The Dark Forest
This month, I slammed hard into a wall of despair with writing this graphic novel. (Surprise, surprise). I naively thought, “hey I’ve got creative chops, I’ve been making art for years. I know that it can be hard, terrifying — a tedious slog. But I can handle the pressure of the creative process. I’m a professional. No problem!”
Little did I realise that this whole long-form writing thing, which I’ve never done before — woah — it’s next level hard. I’m there. Putting in the hours. My butt is sore from sitting, and I have wrist calluses from typing. But the writing, it sucks. It’s word salad. The structure, of weaving diverse subject matter and perspectives together, now seems futile. How did I ever think this would work? In addition, I still have mountains of books on my desk plus links I have to wade through to check quotes and facts.
This creative stress quickly tipped over into extreme self-doubt and anxiety. (These have always been loud companions, but under stress like this they’ve been taking over.)
In utter desperation I shared this drawing from my visual diary with my Comic Art Workshop buddies. It was a call for help, a call for community, for collaborators, an attempt at shedding light on my predicament. And it was met with a loud “ME TOO” followed by “YOU ARE AWESOME, WE LOVE YOU AND YOUR WORK; PLEASE KEEP GOING”.
I was so heartened by the encouragement and level of “ME TOO” that I decided to share it publicly. The response was heart-opening. I was amazed by the number of professional artists and writers I know who are publicly adored, and seem totally powerful and confident in their work, but are struggling with exactly the same crippling terror and doubts. Why is this not talked about more often?
Maybe I’ve been partially brainwashed by the creative trend that’s everywhere at the moment — particularly in advertising, business and self-help spaces — encouraging people to write books, do intuitive mandala painting retreats, buy colouring books, take sabbaticals, start a band; heck even at McDonald’s you can design your own burger. We receive these messages — that creativity is sexy, fun, accessible, the key to your self-expression, your business innovation, your relaxation, your happiness. We’re told everyone is creative and you too can unlock your creative potential.
Certainly from the outside, when we look at other people’s art and see creative folks in the studio — it looks alluring and exciting. We want to do that. Look, they are working and drinking wine. They are so inspired. We love the delicious idea that the creative person is a divine channel to a fertile unknown. We want to be that too.
Despite my years of art making experience, I’ve somehow been hijacked by these seductive myths of creativity. I do not mean to discourage anyone who is on a fledgling path of creative exploration. Rather, I’m reminding myself, and you dear reader, that there needs to be more depth to the conversation. As creative endeavor deepens, as you extend yourself into uncomfortable new territory; you need to develop resilient creative confidence. Finding your voice is hard, and takes a lot of time and work, that people rarely see. It’s not glamorous. As Jessica Abel says “If what you’re doing is deep, if it’s worth doing, it’s going to be hard.”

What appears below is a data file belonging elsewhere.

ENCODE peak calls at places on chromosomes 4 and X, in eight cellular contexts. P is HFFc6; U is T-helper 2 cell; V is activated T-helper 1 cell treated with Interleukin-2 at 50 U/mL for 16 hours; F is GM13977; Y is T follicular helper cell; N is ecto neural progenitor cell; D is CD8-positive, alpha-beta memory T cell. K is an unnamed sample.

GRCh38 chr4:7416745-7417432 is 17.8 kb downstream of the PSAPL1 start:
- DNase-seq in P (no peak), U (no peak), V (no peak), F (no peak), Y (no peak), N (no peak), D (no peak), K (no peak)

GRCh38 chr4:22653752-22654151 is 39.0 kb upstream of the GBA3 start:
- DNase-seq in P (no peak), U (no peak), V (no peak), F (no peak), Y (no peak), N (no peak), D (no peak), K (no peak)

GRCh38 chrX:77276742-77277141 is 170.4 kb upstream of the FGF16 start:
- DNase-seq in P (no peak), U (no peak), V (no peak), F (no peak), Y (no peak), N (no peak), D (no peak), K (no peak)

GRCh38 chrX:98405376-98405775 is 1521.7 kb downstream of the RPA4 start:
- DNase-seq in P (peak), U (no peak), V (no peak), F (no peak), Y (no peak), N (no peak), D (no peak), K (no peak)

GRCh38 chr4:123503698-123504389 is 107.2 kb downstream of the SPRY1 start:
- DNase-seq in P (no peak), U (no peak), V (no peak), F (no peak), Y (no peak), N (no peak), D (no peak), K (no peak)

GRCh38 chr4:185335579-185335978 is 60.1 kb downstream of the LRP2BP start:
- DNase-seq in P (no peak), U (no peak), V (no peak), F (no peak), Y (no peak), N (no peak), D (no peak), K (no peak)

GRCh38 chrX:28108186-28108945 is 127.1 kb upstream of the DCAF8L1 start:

In the revelatory podcast, she suggests that the way out of the emotional turmoil of the Dark Forest is to totally commit. To go further, and deeper into the woods. To get well and truly lost, and then transcend it. Then find/fight your way back. In her opinion, this is most often what it feels like to make art. It can feel like you’re flailing, like you’re completely incapable of getting your mind all the way around the subject at hand. The feeling of “I have bitten off way more than I can chew”.
Ira Glass chimes in with, just put “one foot in front of the other. Slog through and execute. That’s the job of making something. Creativity involves struggle. Jed Abumrad says wisely that , “somewhere in the middle of that trauma, I think I found my voice. There is a real correlation between time spent in the Dark Forest and these moments of emergence”.
So, if like me you are currently fighting your way through the Dark Forest, I hope that Kazu Kibuishi’s words are encouraging to you; the more you go to the Dark Forest the more “the terror gets reframed, because you know you’ve made it out a few times…You recognise the forest for what it is — a tool to hear the next version of yourself…You’ll get through it. You’ll be fine. This will help you progress. Over time you get used to this stuff coming up. Remind yourself that it means the next step is coming. When you feel terrible, it means something good is going to come.”
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